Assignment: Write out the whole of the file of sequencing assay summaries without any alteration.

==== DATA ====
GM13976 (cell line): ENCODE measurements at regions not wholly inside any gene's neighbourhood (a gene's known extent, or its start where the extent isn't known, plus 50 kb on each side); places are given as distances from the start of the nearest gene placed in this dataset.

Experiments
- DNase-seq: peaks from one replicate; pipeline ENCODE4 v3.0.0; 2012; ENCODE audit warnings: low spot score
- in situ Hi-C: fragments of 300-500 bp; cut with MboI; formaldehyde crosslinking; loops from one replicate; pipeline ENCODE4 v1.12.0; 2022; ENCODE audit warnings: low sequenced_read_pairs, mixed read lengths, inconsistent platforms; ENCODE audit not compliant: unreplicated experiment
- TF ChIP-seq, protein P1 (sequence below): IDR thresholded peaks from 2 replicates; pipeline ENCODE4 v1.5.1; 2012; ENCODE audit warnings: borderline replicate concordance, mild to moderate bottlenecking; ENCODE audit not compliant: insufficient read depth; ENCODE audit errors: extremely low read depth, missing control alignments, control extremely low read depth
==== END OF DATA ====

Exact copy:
GM13976 (cell line): ENCODE measurements at regions not wholly inside any gene's neighbourhood (a gene's known extent, or its start where the extent isn't known, plus 50 kb on each side); places are given as distances from the start of the nearest gene placed in this dataset.

Experiments
- DNase-seq: peaks from one replicate; pipeline ENCODE4 v3.0.0; 2012; ENCODE audit warnings: low spot score
- in situ Hi-C: fragments of 300-500 bp; cut with MboI; formaldehyde crosslinking; loops from one replicate; pipeline ENCODE4 v1.12.0; 2022; ENCODE audit warnings: low sequenced_read_pairs, mixed read lengths, inconsistent platforms; ENCODE audit not compliant: unreplicated experiment
- TF ChIP-seq, protein P1 (sequence below): IDR thresholded peaks from 2 replicates; pipeline ENCODE4 v1.5.1; 2012; ENCODE audit warnings: borderline replicate concordance, mild to moderate bottlenecking; ENCODE audit not compliant: insufficient read depth; ENCODE audit errors: extremely low read depth, missing control alignments, control extremely low read depth